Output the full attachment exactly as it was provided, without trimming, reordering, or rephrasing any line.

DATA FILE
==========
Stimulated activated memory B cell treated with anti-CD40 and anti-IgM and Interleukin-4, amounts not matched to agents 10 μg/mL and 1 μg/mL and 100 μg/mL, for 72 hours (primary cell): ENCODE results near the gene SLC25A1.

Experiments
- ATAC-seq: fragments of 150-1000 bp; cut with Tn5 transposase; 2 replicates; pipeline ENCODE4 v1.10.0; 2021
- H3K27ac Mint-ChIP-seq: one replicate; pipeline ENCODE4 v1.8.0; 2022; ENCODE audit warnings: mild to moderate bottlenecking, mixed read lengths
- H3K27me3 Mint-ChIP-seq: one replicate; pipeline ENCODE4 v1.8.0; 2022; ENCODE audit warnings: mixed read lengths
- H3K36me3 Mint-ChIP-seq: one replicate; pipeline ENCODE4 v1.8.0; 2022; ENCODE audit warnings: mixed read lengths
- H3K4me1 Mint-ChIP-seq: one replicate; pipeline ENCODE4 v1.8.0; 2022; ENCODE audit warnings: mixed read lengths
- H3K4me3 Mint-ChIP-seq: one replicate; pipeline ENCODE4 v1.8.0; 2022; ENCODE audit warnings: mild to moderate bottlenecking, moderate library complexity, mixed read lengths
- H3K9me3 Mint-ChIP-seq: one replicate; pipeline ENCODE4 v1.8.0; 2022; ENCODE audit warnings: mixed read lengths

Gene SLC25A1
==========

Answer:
Stimulated activated memory B cell treated with anti-CD40 and anti-IgM and Interleukin-4, amounts not matched to agents 10 μg/mL and 1 μg/mL and 100 μg/mL, for 72 hours (primary cell): ENCODE results near the gene SLC25A1.

Experiments
- ATAC-seq: fragments of 150-1000 bp; cut with Tn5 transposase; 2 replicates; pipeline ENCODE4 v1.10.0; 2021
- H3K27ac Mint-ChIP-seq: one replicate; pipeline ENCODE4 v1.8.0; 2022; ENCODE audit warnings: mild to moderate bottlenecking, mixed read lengths
- H3K27me3 Mint-ChIP-seq: one replicate; pipeline ENCODE4 v1.8.0; 2022; ENCODE audit warnings: mixed read lengths
- H3K36me3 Mint-ChIP-seq: one replicate; pipeline ENCODE4 v1.8.0; 2022; ENCODE audit warnings: mixed read lengths
- H3K4me1 Mint-ChIP-seq: one replicate; pipeline ENCODE4 v1.8.0; 2022; ENCODE audit warnings: mixed read lengths
- H3K4me3 Mint-ChIP-seq: one replicate; pipeline ENCODE4 v1.8.0; 2022; ENCODE audit warnings: mild to moderate bottlenecking, moderate library complexity, mixed read lengths
- H3K9me3 Mint-ChIP-seq: one replicate; pipeline ENCODE4 v1.8.0; 2022; ENCODE audit warnings: mixed read lengths

Gene SLC25A1